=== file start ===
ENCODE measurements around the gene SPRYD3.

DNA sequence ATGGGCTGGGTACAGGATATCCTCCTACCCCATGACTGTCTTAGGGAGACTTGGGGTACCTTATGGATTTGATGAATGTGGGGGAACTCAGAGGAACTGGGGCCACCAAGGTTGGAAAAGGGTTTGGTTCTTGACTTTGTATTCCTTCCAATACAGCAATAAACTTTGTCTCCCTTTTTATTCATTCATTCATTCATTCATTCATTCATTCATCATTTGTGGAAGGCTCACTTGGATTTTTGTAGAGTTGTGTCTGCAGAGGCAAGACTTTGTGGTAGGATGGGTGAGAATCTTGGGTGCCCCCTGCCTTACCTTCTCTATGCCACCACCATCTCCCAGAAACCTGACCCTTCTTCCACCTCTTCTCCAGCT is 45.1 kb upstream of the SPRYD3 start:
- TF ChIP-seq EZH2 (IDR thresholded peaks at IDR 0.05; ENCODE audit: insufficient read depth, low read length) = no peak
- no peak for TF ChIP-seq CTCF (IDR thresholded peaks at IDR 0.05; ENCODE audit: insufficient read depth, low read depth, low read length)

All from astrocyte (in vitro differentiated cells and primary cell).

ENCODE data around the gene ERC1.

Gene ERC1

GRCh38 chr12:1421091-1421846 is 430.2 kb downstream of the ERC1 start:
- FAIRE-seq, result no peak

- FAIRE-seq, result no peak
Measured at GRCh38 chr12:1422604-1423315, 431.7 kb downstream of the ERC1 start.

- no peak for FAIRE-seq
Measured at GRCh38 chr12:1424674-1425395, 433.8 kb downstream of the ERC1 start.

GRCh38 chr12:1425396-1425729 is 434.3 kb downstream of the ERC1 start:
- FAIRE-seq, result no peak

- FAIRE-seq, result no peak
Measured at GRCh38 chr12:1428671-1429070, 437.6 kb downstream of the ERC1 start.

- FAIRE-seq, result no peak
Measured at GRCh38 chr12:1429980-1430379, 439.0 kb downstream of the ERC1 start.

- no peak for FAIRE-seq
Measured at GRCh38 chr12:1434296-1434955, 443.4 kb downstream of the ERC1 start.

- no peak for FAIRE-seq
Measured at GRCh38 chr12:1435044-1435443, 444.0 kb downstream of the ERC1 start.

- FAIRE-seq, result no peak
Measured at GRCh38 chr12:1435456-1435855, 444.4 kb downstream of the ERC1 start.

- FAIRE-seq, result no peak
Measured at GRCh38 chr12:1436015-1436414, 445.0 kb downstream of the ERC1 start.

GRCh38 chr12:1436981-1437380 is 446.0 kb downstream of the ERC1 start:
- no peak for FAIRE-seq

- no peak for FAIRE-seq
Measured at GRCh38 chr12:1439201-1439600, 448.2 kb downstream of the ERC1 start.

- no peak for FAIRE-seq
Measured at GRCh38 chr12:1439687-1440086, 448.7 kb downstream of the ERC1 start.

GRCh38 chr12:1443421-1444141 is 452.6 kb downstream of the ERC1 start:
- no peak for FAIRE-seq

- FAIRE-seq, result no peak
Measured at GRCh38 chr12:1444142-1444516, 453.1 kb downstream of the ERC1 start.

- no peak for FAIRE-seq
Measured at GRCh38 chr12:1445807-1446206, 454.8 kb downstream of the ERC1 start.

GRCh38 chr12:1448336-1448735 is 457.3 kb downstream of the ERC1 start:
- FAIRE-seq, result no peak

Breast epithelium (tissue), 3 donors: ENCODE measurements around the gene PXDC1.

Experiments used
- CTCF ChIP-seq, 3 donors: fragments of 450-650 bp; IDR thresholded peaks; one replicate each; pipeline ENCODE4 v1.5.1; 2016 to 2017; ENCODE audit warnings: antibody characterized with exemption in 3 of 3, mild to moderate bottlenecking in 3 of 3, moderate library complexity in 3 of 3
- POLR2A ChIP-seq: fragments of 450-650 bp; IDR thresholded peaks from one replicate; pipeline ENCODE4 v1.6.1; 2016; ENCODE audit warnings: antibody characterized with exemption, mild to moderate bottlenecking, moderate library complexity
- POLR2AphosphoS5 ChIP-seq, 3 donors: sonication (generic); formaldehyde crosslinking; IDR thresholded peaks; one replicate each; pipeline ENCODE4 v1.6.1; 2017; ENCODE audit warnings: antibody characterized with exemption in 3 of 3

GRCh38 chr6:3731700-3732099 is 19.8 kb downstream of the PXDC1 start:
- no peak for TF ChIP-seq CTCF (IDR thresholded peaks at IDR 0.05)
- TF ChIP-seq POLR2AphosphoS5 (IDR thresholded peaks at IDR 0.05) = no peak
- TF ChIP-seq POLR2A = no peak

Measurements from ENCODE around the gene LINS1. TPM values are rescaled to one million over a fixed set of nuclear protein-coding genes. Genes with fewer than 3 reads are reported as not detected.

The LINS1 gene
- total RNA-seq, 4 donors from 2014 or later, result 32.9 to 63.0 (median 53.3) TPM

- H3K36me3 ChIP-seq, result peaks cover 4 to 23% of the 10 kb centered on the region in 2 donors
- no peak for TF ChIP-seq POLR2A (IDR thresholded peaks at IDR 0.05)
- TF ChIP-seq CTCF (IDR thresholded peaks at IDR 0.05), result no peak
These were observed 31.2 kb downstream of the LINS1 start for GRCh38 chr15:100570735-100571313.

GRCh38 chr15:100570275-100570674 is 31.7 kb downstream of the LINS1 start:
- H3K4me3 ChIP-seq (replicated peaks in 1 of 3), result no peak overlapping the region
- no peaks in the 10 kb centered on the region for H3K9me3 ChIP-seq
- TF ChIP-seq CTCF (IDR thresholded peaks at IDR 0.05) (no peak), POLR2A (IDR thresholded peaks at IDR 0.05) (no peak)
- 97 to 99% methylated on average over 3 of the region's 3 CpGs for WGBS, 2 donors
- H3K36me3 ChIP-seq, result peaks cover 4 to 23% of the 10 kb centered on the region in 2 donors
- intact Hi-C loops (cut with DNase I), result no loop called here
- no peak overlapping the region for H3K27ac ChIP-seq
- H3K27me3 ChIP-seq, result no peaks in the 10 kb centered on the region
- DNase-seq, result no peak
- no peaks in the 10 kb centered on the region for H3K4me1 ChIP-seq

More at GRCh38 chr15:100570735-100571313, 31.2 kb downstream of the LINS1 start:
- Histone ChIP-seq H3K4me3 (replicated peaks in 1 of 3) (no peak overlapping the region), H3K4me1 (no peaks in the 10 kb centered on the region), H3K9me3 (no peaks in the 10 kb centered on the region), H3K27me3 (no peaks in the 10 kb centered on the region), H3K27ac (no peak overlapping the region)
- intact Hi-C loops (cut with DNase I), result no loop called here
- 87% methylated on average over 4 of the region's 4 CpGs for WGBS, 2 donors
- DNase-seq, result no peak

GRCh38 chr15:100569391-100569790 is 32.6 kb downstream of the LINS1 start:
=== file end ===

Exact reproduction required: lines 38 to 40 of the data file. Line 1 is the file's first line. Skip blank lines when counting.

- no peak for FAIRE-seq
Measured at GRCh38 chr12:1445807-1446206, 454.8 kb downstream of the ERC1 start.

GRCh38 chr12:1448336-1448735 is 457.3 kb downstream of the ERC1 start: